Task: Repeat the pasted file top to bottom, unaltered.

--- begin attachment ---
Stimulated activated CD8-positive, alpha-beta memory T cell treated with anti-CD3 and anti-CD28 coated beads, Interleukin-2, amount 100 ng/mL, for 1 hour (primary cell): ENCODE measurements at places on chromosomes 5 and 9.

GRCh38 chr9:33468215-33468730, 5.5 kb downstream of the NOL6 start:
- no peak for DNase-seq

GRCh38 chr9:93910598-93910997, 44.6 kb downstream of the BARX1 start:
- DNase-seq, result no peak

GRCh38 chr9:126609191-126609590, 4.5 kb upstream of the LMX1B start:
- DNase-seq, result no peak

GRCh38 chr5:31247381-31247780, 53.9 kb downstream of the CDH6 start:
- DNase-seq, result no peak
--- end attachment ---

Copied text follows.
Stimulated activated CD8-positive, alpha-beta memory T cell treated with anti-CD3 and anti-CD28 coated beads, Interleukin-2, amount 100 ng/mL, for 1 hour (primary cell): ENCODE measurements at places on chromosomes 5 and 9.

GRCh38 chr9:33468215-33468730, 5.5 kb downstream of the NOL6 start:
- no peak for DNase-seq

GRCh38 chr9:93910598-93910997, 44.6 kb downstream of the BARX1 start:
- DNase-seq, result no peak

GRCh38 chr9:126609191-126609590, 4.5 kb upstream of the LMX1B start:
- DNase-seq, result no peak

GRCh38 chr5:31247381-31247780, 53.9 kb downstream of the CDH6 start:
- DNase-seq, result no peak